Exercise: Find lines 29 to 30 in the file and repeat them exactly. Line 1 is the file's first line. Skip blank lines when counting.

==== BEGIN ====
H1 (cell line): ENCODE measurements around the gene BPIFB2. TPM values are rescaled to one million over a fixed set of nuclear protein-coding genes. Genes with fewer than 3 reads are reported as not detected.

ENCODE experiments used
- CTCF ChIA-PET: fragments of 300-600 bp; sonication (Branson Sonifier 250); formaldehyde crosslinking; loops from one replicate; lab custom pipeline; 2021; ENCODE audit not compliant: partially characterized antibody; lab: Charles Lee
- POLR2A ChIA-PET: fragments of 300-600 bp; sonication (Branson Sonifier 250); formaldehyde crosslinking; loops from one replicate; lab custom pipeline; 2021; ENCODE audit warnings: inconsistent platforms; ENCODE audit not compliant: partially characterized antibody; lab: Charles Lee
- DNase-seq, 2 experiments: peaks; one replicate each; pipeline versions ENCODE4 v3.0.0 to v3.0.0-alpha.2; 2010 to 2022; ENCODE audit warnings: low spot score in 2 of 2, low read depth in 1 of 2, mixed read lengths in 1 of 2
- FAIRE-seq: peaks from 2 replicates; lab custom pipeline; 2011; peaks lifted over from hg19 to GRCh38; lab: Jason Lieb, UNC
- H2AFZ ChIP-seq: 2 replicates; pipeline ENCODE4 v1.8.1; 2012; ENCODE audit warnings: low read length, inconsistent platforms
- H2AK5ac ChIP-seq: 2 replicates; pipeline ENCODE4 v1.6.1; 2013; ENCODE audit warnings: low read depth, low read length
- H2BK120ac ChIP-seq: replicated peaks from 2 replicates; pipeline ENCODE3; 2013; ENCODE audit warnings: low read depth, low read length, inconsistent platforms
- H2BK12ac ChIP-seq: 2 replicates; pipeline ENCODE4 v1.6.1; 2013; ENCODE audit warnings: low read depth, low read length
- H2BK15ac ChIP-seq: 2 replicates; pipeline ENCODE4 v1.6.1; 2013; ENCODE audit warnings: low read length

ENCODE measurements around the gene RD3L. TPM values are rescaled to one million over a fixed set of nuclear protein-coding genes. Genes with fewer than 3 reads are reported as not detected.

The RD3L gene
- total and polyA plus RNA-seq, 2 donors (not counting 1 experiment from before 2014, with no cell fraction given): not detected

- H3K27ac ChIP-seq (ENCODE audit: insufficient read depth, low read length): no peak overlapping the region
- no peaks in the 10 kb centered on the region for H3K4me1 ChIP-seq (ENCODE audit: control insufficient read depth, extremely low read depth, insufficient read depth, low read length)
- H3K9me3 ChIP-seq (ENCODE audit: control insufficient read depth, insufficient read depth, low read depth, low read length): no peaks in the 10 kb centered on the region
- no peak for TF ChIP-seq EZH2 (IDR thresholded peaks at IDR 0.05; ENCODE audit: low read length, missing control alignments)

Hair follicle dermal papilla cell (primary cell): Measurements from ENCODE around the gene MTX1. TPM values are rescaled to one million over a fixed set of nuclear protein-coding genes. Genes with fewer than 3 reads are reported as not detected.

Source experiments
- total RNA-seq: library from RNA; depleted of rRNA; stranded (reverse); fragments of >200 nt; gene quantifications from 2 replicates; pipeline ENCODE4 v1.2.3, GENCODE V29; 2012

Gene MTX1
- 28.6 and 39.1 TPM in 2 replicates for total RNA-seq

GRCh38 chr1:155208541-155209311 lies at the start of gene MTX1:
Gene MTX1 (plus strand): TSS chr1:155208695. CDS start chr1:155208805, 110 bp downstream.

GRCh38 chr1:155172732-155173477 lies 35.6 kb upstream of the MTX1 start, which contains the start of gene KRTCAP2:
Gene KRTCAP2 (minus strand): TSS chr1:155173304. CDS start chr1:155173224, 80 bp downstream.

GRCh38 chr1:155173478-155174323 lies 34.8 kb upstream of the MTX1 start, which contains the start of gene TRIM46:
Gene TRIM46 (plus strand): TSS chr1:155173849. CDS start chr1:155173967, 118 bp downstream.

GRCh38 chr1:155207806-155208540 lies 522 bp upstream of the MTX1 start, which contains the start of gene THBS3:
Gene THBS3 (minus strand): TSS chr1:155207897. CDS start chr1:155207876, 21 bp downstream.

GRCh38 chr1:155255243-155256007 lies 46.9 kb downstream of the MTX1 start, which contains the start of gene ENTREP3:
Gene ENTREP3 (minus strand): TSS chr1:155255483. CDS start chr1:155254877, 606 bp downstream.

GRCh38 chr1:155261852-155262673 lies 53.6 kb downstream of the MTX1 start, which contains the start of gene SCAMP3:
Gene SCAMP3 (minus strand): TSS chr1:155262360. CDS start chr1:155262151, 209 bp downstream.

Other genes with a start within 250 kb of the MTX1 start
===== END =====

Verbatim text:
Gene TRIM46 (plus strand): TSS chr1:155173849. CDS start chr1:155173967, 118 bp downstream.

GRCh38 chr1:155207806-155208540 lies 522 bp upstream of the MTX1 start, which contains the start of gene THBS3: